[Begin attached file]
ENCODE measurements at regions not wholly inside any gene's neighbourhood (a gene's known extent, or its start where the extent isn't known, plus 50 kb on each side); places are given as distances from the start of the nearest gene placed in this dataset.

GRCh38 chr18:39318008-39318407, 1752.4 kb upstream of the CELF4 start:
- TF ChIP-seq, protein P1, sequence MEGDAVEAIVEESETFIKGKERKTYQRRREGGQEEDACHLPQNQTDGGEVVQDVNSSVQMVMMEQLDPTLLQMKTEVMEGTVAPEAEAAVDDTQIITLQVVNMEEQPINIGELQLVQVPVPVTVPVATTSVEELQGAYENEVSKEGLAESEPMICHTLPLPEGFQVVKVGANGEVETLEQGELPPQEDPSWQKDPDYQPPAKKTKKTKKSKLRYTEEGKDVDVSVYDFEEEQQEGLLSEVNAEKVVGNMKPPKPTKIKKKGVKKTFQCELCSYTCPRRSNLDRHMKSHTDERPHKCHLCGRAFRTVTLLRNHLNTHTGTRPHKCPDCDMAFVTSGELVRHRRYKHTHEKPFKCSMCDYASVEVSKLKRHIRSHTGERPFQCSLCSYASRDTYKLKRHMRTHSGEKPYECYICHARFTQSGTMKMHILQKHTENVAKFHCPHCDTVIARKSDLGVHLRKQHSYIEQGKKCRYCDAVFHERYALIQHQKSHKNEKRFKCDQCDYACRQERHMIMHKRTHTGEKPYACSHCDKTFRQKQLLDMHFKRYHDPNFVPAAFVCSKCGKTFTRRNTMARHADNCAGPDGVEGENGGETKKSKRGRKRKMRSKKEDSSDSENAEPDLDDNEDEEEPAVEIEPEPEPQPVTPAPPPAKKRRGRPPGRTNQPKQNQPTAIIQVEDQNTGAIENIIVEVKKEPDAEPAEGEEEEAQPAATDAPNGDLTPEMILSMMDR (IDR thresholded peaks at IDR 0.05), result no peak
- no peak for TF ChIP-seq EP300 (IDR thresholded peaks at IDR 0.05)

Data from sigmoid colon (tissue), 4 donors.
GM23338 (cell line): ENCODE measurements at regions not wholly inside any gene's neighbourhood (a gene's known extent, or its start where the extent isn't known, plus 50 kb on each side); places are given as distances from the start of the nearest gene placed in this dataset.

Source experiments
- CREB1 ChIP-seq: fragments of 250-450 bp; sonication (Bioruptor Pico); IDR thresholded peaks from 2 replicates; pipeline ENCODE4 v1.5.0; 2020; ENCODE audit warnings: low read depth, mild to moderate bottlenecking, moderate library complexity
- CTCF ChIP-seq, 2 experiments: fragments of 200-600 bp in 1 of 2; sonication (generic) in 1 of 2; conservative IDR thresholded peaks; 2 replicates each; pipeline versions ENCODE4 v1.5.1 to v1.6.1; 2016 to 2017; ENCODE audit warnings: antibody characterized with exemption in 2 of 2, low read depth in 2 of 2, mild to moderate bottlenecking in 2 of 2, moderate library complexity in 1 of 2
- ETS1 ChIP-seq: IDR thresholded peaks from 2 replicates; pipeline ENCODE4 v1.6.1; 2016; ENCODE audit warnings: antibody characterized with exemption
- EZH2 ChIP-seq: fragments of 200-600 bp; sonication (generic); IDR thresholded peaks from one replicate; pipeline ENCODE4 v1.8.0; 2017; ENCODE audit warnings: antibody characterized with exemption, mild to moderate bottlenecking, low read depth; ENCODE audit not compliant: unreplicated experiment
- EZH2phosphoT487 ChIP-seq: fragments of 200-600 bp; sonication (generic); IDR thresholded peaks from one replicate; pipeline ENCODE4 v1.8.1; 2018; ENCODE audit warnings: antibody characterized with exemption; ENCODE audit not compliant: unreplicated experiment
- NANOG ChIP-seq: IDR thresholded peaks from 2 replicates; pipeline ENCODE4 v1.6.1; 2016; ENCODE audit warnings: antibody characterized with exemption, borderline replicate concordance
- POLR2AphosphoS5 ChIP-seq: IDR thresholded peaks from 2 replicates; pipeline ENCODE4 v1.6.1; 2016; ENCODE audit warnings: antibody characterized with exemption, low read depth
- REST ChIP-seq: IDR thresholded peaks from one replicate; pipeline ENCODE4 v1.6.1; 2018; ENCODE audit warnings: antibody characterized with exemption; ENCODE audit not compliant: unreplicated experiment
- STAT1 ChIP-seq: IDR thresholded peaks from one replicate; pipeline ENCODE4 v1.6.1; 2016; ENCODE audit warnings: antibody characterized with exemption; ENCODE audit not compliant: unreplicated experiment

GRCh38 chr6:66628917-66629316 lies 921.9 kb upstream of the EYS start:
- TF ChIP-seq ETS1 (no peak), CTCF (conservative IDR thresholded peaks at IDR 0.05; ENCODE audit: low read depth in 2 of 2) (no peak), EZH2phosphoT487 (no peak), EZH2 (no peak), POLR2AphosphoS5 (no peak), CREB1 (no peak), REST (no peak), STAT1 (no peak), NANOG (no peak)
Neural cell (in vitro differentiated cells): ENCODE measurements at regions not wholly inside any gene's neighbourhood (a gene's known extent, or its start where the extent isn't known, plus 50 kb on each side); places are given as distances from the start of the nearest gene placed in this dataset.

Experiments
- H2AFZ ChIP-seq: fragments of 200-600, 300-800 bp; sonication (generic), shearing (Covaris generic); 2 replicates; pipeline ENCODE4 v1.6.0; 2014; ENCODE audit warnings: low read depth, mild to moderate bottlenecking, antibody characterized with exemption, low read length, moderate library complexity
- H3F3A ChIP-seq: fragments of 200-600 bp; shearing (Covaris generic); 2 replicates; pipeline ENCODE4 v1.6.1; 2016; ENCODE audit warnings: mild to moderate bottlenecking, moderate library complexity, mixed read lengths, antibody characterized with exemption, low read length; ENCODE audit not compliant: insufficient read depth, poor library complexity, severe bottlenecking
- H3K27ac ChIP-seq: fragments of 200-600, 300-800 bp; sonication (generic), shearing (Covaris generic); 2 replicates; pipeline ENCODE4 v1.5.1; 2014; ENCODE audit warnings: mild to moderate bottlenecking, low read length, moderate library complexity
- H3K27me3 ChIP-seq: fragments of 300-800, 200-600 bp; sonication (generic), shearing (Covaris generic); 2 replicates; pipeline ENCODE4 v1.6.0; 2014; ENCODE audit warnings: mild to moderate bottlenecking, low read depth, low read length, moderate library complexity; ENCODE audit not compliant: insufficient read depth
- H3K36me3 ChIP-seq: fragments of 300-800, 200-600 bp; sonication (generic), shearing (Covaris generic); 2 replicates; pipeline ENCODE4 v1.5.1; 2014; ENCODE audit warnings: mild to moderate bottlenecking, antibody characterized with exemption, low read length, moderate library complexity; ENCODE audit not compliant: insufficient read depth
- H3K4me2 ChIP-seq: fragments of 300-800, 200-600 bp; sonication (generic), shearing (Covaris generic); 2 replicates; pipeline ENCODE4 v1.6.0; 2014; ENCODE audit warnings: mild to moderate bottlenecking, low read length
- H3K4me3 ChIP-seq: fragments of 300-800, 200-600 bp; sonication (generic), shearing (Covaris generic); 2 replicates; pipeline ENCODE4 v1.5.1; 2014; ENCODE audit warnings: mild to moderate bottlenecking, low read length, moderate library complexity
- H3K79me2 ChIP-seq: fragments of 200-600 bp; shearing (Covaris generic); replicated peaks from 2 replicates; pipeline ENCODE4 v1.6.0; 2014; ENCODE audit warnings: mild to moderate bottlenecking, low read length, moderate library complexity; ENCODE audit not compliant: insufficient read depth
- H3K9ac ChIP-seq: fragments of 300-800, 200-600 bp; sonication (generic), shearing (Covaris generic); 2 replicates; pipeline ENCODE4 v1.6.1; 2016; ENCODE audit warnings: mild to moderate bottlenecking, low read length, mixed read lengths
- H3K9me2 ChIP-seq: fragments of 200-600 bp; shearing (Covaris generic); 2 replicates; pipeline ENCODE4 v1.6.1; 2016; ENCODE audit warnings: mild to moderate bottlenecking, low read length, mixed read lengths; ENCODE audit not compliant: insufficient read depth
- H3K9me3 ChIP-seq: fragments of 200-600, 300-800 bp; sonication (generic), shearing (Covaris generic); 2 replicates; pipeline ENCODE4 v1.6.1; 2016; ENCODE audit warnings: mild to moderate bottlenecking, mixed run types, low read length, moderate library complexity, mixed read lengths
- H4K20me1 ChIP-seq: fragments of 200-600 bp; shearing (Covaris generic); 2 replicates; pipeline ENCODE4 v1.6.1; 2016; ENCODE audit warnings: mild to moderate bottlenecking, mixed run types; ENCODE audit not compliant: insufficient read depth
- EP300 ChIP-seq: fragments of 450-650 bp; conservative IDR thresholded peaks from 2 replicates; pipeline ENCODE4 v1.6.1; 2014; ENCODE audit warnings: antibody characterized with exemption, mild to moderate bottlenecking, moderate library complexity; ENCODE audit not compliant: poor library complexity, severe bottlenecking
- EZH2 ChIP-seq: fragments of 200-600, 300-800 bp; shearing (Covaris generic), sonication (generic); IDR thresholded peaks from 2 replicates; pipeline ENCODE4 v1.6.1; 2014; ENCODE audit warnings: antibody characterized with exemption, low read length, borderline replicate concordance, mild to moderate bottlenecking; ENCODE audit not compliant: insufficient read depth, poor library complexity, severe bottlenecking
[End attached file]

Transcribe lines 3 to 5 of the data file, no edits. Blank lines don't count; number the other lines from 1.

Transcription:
- TF ChIP-seq, protein P1, sequence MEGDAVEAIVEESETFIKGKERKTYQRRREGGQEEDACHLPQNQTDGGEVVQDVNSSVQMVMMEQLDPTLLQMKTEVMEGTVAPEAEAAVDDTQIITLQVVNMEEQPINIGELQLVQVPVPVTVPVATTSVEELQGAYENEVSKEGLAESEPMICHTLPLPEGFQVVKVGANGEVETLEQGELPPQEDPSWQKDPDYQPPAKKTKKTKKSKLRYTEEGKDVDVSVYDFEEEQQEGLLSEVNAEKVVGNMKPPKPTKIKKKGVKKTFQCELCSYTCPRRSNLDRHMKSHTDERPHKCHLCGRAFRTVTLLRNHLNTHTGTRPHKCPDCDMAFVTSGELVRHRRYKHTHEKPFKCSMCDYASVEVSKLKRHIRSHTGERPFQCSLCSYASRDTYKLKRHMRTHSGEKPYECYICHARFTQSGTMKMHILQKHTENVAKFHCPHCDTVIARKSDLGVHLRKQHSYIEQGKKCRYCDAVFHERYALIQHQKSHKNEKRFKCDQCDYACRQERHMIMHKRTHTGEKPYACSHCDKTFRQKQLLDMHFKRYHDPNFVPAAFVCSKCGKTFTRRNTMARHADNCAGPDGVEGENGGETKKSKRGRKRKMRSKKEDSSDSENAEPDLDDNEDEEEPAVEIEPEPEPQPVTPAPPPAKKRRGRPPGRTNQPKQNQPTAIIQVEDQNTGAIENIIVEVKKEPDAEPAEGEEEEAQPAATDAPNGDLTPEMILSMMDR (IDR thresholded peaks at IDR 0.05), result no peak
- no peak for TF ChIP-seq EP300 (IDR thresholded peaks at IDR 0.05)

Data from sigmoid colon (tissue), 4 donors.